Date: 2016
  12. By: Andreas Fr\"ohlich; Annegret Weng
    Abstract: In this article we consider the parameter risk in the context of internal modelling of the reserve risk under Solvency II. We discuss two opposed perspectives on parameter uncertainty and point out that standard methods of classical reserving focusing on the estimation error of claims reserves are in general not appropriate to model the impact of parameter uncertainty upon the actual risk of economic losses from the undertakings's perspective. Referring to the requirements of Solvency II we assess methods to model parameter uncertainty for the reserve risk by comparing the probability of solvency actually attained when modelling the solvency risk capital requirement based on the respective method to the required confidence level. Using the simple example of a normal model we show that the bootstrapping approach is not appropriate to model parameter uncertainty according to this criterion. We then present an adaptation of the approach proposed in [Modelling parameter uncertainty for risk capital calculation, Andreas Fr\"ohlich, Annegret Weng, European Actuarial Journal, Vol. 5, Issue No. 1 (2015), pp. 79-112]. Experimental results demonstrate that this new method yields a risk capital model for the reserve risk achieving the required confidence level in good approximation.
    Date: 2016–12
  13. By: Stanislaus Maier-Paape
    Abstract: In this paper the fractional trading ansatz of money management is reconsidered with special attention to chance and risk parts in the goal function of the related optimization problem. By changing the goal function with due regards to other risk measures like current drawdowns, the optimal fraction solutions reflect the needs of risk averse investors better than the original optimal f solution of Ralph Vince. Keywords: fractional trading, optimal f, current drawdown, terminal wealth relative, risk aversion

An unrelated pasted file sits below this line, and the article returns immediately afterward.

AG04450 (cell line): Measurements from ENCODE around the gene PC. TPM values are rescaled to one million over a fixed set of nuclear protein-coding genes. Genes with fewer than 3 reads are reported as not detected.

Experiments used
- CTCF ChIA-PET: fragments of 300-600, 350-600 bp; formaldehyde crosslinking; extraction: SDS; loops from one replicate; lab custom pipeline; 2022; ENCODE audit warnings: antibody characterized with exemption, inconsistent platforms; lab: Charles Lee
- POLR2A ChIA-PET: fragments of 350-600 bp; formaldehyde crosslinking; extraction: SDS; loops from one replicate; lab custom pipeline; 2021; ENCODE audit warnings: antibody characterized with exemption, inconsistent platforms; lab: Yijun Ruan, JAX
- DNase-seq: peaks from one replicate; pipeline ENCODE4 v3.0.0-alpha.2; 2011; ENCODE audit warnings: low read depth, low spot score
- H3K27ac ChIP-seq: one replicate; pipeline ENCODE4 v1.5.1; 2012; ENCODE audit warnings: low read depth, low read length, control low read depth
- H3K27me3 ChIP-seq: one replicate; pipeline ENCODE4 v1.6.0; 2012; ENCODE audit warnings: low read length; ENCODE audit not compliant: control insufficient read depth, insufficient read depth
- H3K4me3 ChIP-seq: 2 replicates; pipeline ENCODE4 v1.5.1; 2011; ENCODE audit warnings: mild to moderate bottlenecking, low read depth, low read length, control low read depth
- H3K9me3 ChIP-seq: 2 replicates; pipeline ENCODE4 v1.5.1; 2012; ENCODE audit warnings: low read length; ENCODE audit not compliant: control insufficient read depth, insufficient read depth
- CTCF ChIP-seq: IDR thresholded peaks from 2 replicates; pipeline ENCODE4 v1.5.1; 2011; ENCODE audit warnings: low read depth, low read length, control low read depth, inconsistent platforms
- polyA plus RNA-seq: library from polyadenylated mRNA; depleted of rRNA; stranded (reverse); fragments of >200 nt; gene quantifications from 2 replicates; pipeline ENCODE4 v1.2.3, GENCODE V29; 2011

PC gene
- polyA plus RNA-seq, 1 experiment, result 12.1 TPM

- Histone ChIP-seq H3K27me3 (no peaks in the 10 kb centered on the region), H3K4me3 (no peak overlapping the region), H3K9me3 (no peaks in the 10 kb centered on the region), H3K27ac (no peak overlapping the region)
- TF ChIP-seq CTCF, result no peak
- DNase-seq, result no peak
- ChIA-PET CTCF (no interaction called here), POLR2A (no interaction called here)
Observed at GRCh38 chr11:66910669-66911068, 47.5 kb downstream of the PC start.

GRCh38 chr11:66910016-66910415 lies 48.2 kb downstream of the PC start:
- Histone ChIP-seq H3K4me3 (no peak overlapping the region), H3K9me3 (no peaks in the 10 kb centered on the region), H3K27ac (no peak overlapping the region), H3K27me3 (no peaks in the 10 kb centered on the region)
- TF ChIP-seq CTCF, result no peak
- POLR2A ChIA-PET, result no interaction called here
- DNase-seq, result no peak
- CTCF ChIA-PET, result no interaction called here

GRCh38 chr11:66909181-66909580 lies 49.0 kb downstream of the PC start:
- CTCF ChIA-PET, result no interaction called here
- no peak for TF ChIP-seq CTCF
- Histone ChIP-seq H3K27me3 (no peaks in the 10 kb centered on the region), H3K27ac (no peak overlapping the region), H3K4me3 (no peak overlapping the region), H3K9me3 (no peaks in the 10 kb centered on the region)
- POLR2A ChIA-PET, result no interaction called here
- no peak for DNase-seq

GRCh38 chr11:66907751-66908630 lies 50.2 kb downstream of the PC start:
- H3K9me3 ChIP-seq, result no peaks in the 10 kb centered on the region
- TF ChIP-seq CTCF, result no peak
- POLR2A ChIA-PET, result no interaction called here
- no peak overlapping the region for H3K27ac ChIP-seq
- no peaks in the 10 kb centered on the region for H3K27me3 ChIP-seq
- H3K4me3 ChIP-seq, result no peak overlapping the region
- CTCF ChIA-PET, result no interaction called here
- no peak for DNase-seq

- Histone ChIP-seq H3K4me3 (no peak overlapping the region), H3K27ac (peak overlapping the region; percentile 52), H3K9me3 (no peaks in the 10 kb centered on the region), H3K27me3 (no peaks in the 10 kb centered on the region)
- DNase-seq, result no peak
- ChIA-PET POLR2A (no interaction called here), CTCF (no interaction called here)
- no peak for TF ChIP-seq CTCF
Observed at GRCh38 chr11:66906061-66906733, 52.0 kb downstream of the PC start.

Date: 2016–12
  14. By: Ho, Shuay-Tsyr; Ifft, Jennifer E.; Rickard, Bradley J.; Turvey, Calum G.
    Abstract: Fruit producers in the Eastern United States face a wide range of weather-related risks during the growing season, and many of these events have the capacity to largely impact yields and profitability. This research examines the economic implications associated with responding to these risks for sweet cherry production in three different systems: using high tunnels to protect the crop, purchasing revenue insurance products, and employing weather insurance schemes. The analysis considers a distribution of revenue flows and costs using detailed price, yield, and weather data between 1984 and 2013. Our results show that the high tunnel system generates the largest net return if significant price premiums exist for earlier and larger fruit. Under most conditions, the results also indicate that net returns for the system that uses revenue-based crop insurance exceed those for the system that uses weather insurance products.
    Keywords: Specialty crops, risk management, crop insurance, weather insurance, high tunnels, Crop Production/Industries, Farm Management, Risk and Uncertainty, J43, K37, Q13,
    Date: 2016–11